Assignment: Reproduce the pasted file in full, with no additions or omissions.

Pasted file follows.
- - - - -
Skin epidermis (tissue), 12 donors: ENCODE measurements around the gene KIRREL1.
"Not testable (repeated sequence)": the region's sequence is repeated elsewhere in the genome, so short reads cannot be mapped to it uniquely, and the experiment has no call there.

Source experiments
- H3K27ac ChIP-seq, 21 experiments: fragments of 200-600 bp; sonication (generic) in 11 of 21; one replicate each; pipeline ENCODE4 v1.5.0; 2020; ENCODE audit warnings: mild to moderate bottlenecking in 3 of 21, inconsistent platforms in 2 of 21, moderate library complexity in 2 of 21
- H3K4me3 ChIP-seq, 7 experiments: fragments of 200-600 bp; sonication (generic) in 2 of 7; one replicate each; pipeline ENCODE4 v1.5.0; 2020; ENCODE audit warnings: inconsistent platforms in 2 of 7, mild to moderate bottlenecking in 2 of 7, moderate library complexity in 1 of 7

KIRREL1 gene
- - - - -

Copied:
Skin epidermis (tissue), 12 donors: ENCODE measurements around the gene KIRREL1.
"Not testable (repeated sequence)": the region's sequence is repeated elsewhere in the genome, so short reads cannot be mapped to it uniquely, and the experiment has no call there.

Source experiments
- H3K27ac ChIP-seq, 21 experiments: fragments of 200-600 bp; sonication (generic) in 11 of 21; one replicate each; pipeline ENCODE4 v1.5.0; 2020; ENCODE audit warnings: mild to moderate bottlenecking in 3 of 21, inconsistent platforms in 2 of 21, moderate library complexity in 2 of 21
- H3K4me3 ChIP-seq, 7 experiments: fragments of 200-600 bp; sonication (generic) in 2 of 7; one replicate each; pipeline ENCODE4 v1.5.0; 2020; ENCODE audit warnings: inconsistent platforms in 2 of 7, mild to moderate bottlenecking in 2 of 7, moderate library complexity in 1 of 7

KIRREL1 gene